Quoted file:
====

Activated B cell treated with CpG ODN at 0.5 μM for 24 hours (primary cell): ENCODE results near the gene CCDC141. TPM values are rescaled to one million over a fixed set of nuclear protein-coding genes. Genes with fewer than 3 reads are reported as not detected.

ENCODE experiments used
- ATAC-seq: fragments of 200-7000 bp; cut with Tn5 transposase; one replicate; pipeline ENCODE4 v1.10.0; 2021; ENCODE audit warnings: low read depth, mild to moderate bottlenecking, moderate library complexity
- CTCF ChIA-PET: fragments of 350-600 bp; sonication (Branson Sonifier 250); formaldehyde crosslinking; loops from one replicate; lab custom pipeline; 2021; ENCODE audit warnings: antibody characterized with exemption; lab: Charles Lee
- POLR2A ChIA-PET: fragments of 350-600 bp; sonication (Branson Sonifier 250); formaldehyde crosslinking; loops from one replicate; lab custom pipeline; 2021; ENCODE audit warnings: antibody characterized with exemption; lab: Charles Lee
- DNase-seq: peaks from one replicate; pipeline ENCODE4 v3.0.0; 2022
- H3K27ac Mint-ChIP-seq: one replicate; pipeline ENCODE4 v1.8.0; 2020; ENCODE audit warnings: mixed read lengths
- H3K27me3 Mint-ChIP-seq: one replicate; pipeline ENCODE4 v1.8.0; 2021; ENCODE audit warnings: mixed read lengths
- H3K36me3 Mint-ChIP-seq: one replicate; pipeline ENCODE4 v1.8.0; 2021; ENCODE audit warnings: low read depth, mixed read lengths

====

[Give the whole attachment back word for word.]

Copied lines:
Activated B cell treated with CpG ODN at 0.5 μM for 24 hours (primary cell): ENCODE results near the gene CCDC141. TPM values are rescaled to one million over a fixed set of nuclear protein-coding genes. Genes with fewer than 3 reads are reported as not detected.

ENCODE experiments used
- ATAC-seq: fragments of 200-7000 bp; cut with Tn5 transposase; one replicate; pipeline ENCODE4 v1.10.0; 2021; ENCODE audit warnings: low read depth, mild to moderate bottlenecking, moderate library complexity
- CTCF ChIA-PET: fragments of 350-600 bp; sonication (Branson Sonifier 250); formaldehyde crosslinking; loops from one replicate; lab custom pipeline; 2021; ENCODE audit warnings: antibody characterized with exemption; lab: Charles Lee
- POLR2A ChIA-PET: fragments of 350-600 bp; sonication (Branson Sonifier 250); formaldehyde crosslinking; loops from one replicate; lab custom pipeline; 2021; ENCODE audit warnings: antibody characterized with exemption; lab: Charles Lee
- DNase-seq: peaks from one replicate; pipeline ENCODE4 v3.0.0; 2022
- H3K27ac Mint-ChIP-seq: one replicate; pipeline ENCODE4 v1.8.0; 2020; ENCODE audit warnings: mixed read lengths
- H3K27me3 Mint-ChIP-seq: one replicate; pipeline ENCODE4 v1.8.0; 2021; ENCODE audit warnings: mixed read lengths
- H3K36me3 Mint-ChIP-seq: one replicate; pipeline ENCODE4 v1.8.0; 2021; ENCODE audit warnings: low read depth, mixed read lengths